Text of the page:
Arch Eurosceptics vowed to gift her a “period of tranquillity” over the New Year as she announced a new date of the week beginning January 14 for the Commons vote on her Brexit deal.
Jacob Rees-Mogg said he had “confidence” in the PM – just days after trying to force her out.
It came as Labour leader Jeremy Corbyn last night tabled a motion of no confidence in the PM over her refusal to allow the Commons a ‘Meaningful Vote’ this week. The challenge – which could be voted on later today – was immediately dismissed as a stunt by his own MPs given it isn’t binding.
And last night Tory Brexiteers and the DUP vowed to support the PM even if Labour followed up with a formal no confidence vote against the Government as a whole.
DUP Westminster leader Nigel Dodds told The Sun: “Now’s not the time to be playing parliamentary games.”
Scottish First Minister Nicola Sturgeon fumed: “Labour tabling a motion just in the PM rather than in entire government begs the question – which Tory do they want to see as PM?”
Tory Eurosceptic sources claimed the marked change in tone towards the PM was a recognition of the fact she had survived last week’s no confidence vote from Tory MPs by 200 to 117 votes. But they added with every passing day, they were closer to achieving a clean break from the EU on March 29 in a managed ‘No Deal’.
In a marathon Brexit debate yesterday, previously arch-opponent Edward Leigh told the PM he could still vote for her deal if she secures a meaningful concession from the EU on the ‘backstop’.
Mr Rees-Mogg then tweeted a video of his supportive comments in the Commons, with the words: “At Christmas, it is wrong to be a dog in the manger, that is where a baby belongs.”
Addressing the House yesterday, Mrs May insisted she could still win legal promises from the EU to make the hated Irish backstop palatable to MPs.
Mrs May told the House: “Discussions with my EU partners – including Presidents Tusk, Juncker and others – have shown that further clarification following the Council’s conclusions is in fact possible”.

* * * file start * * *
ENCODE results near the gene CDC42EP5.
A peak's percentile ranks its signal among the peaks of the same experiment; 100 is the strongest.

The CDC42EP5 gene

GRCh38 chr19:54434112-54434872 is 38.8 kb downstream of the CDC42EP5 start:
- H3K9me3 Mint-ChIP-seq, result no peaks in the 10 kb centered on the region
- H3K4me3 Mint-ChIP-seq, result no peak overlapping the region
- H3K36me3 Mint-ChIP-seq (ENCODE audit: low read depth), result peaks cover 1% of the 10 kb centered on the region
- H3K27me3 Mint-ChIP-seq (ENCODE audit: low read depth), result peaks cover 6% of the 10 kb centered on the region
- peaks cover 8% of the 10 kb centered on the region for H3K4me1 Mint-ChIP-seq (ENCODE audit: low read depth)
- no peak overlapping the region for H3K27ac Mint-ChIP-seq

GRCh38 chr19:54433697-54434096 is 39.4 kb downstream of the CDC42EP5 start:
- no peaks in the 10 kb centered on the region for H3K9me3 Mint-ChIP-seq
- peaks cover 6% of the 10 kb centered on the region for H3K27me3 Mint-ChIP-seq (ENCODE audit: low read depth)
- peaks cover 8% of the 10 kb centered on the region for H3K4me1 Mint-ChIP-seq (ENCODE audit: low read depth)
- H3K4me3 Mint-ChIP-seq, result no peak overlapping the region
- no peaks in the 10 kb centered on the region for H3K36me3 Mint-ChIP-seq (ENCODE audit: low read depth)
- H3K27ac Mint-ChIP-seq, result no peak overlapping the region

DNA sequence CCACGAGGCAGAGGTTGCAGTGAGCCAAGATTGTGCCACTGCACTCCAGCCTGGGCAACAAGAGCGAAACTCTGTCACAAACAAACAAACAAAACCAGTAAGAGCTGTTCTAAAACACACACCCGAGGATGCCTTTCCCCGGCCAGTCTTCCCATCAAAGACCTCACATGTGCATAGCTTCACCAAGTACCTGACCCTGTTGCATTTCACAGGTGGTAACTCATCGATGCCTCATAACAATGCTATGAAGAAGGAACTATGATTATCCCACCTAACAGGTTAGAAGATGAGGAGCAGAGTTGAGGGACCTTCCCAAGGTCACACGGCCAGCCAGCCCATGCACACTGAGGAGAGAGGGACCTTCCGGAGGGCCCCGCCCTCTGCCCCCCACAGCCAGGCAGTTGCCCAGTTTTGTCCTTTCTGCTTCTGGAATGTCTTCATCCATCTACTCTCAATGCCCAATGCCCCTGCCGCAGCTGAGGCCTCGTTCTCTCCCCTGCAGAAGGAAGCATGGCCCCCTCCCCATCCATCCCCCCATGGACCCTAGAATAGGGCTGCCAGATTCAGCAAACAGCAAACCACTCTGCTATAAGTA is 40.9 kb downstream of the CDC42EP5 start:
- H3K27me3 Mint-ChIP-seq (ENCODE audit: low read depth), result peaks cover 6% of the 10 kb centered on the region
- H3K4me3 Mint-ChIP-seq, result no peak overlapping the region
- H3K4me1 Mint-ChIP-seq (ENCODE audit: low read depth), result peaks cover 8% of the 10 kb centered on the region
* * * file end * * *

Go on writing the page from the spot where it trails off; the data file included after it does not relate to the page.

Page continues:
The PM also insisted that EU leaders told her last week they “do not want to use the backstop”, and there is therefore “no plot to keep us in the backstop”
Mrs May also admitted to the Commons that her bust up in Brussels last week with Euro boss Jean Claude Juncker saw some “robust” exchanges. But she added: “I make no apology for standing up for the interests of this house, and the whole of the United Kingdom”.
But the EU itself cast serious doubt on Mrs May’s claim that fresh discussions for the backstop assurances have already begun with Brussels officials.
An EU Commission spokesman said: “The deal that is on the table is the best and the only deal possible. We will not reopen it. So no further meetings with the UK are foreseen.”
There was fury with the PM from MPs on all sides for still refusing to put her deal to a vote this week. Former Cabinet minister Justine Greening dubbed it “a constitutional crisis”.
Tory ally Jonathan Djanogly warned her she was “haemorrhaging” support among business leaders and the City. The SNP also slammed Mrs May’s delays.
Its Westminster leader Ian Blackford thundered: “It is time to call time on this Government. Parliament needs to take control of this situation”. We thought the PM had reached rock bottom but she is still digging.”
Last night opposition parties put down an amendment to Jeremy Corbyn’s motion which would make it a full blown confidence in the Government motion – rather than in Theresa May’s leadership.
But a No10 spokesman said the Government would not allow time for a debate on “party political games”.
Theresa May last night taunted Jeremy Corbyn, challenging him to call a vote of confidence in her Government.
The PM called the Labour leader’s bluff saying she’d give time for a Commons debate – on the condition it was for full confidence of her
Government and not her leadership.
It’s unlikely she would be defeated with the backing of the vast majority of her MPs plus the DUP.
But if Labour lost they would likely be forced to switch tack and back a second referendum – something Mr Corbyn has so far refused to give in to despite concerted pressure from backbenchers.
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